How to Choose a Bookkeeper (and Avoid Bookkeeping Nightmares)
Hiring an independent bookkeeper can be a great way to keep your records organized. Many can provide services at a lower hourly rate than your accounting professional, but price is not the only factor to consider.
Since bookkeepers are not subject to the same strict level of regulations and standards as professional accountants, it’s important to know what to look for when choosing one, aside from the price. After all, you wouldn’t necessarily shop for a sale on an important surgical operation, would you? Same goes for your finances.
7 Questions to Ask When Hiring a Bookkeeper
- Where did they learn their skills? Many colleges and universities offer accounting and bookkeeping courses – watch out for credentials from unaccredited or obscure learning institutions.
- Do they have recommendations or testimonials that show they can produce accurate reports and respond to emails in a timely manner?
- Will they regularly review posted income expenses with you and notify you if they see any inconsistent spending patterns?
- Are they experienced with the kinds of accounting software that can reduce your fees overall?
- Do they seem able to judge which matters they can handle, and which ones should be referred to an experienced accountant?
- Do they know your accountant and, if so, have a good working relationship with him or her?
- Do they have errors and omissions insurance?
If you’re already working with a bookkeeper, it’s important to know how to assess their performance and make sure things are on track. This is especially true if numbers and finances aren’t your field of expertise, as is the case for many clients.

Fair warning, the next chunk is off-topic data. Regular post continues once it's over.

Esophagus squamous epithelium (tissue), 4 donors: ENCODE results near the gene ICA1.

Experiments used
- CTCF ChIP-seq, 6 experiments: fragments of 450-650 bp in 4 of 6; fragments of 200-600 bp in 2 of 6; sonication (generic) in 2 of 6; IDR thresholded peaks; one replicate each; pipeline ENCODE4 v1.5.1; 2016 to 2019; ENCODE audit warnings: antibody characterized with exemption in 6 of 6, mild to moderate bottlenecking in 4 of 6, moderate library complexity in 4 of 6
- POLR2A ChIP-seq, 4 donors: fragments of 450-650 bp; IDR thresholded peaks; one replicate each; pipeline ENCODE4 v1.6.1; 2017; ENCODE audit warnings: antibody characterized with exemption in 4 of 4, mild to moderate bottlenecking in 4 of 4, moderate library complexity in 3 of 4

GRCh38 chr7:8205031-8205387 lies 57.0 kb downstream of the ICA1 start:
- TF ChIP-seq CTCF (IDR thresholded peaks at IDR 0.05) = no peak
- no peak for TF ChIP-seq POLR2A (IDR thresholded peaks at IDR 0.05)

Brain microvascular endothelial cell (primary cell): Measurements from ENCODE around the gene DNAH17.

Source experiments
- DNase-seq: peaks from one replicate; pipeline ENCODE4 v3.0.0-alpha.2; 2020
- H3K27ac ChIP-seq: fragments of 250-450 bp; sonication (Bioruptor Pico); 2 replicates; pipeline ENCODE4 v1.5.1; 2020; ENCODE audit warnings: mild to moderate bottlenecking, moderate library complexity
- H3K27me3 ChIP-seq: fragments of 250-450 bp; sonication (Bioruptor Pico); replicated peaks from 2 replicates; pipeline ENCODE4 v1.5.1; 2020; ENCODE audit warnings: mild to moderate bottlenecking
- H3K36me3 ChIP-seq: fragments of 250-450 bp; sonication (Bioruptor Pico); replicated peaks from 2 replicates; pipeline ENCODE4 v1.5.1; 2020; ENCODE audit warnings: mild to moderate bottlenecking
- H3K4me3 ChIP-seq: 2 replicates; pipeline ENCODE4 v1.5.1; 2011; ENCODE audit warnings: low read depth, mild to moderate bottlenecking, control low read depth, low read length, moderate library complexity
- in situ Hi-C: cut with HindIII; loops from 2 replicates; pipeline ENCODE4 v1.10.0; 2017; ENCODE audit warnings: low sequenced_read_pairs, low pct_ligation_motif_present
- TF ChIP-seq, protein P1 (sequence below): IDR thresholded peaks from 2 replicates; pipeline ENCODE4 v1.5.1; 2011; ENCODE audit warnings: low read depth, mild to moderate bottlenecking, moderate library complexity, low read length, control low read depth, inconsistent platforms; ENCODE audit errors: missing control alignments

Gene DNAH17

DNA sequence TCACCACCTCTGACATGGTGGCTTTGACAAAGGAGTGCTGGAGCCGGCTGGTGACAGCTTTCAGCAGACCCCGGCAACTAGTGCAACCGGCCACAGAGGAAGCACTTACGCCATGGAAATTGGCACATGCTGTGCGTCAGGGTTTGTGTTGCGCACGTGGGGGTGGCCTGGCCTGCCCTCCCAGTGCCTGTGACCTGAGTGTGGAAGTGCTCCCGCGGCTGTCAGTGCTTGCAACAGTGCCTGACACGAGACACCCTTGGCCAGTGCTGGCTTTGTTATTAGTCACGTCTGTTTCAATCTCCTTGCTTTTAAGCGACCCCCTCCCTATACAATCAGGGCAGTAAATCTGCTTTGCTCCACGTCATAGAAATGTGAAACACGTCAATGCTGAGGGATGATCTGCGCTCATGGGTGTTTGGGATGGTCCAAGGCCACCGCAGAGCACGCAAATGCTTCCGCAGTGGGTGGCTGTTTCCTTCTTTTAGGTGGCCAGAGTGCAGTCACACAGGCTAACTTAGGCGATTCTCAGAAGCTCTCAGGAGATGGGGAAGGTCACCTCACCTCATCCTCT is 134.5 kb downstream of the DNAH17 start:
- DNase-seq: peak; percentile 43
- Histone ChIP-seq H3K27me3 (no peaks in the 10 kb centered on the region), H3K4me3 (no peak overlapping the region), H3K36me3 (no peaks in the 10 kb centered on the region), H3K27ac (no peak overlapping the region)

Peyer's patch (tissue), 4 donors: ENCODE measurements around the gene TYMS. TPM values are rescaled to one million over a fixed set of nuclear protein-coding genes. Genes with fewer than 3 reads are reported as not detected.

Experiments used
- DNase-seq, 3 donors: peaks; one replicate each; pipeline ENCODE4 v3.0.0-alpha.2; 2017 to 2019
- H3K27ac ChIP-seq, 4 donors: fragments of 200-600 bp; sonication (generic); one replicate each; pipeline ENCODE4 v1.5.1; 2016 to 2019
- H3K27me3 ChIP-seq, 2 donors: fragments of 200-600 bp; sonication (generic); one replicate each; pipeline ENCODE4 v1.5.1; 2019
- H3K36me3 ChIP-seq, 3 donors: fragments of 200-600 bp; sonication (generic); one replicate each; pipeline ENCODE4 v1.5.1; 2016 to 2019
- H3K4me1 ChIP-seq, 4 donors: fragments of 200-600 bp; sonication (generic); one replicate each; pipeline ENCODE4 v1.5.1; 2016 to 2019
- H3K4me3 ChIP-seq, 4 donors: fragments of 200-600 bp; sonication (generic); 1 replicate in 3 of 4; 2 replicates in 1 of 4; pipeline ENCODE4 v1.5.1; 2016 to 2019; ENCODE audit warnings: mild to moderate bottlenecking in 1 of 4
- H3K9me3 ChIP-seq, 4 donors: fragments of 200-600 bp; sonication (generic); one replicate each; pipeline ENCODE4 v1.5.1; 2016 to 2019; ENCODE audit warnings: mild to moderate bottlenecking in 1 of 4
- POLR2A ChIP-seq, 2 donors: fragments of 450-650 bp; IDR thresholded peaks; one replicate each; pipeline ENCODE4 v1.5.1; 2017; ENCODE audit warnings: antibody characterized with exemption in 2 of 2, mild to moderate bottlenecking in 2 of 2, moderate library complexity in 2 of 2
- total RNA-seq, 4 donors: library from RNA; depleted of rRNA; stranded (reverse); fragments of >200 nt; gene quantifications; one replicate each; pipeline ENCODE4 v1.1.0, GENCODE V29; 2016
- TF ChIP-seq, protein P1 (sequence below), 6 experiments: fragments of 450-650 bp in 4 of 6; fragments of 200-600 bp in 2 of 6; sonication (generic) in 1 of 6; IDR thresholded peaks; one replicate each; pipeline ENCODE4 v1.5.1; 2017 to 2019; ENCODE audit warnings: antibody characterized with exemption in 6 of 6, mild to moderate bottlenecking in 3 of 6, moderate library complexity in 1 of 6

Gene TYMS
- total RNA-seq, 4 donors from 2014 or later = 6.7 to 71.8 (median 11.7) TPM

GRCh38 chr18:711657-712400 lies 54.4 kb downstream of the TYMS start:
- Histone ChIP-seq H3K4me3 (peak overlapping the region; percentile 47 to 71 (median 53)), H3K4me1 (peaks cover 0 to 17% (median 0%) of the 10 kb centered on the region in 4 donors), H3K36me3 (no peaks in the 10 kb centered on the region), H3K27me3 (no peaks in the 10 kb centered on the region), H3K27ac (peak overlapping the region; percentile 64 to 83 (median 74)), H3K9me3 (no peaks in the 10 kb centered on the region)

How to Spot a Problem
- Review your bank statement and bookkeeping report. Does your bank statement match the bookkeeping? If not, has a bank reconciliation been prepared?
- Ask to see comparative reports showing your balance sheet and income statement. This will show the position of the company currently and at the same point a year ago. Look for inconsistencies in your income and expense categories. Can your bookkeeper walk you through those inconsistencies?
- Ask for a general ledger report showing the year-to-date transactions. If you are five months into your year, you should have five months of bank fees, phone bills and rent posted.
A good bookkeeper is worth their weight in gold. However, if there are issues they usually don’t come to light until your accountant starts to prepare your financial statements and tax return. You run the risk of incurring additional accounting fees to put the records in order, or filing late with penalties. Scheduling quarterly reviews gives you the opportunity to see how your business is performing and make proactive decisions that can improve your bottom line.
Kate Jessup is a Senior Account Manager with Loren Nancke and is responsible for human resources, training and client services. As a senior accountant, her work focuses on the human side of the equation.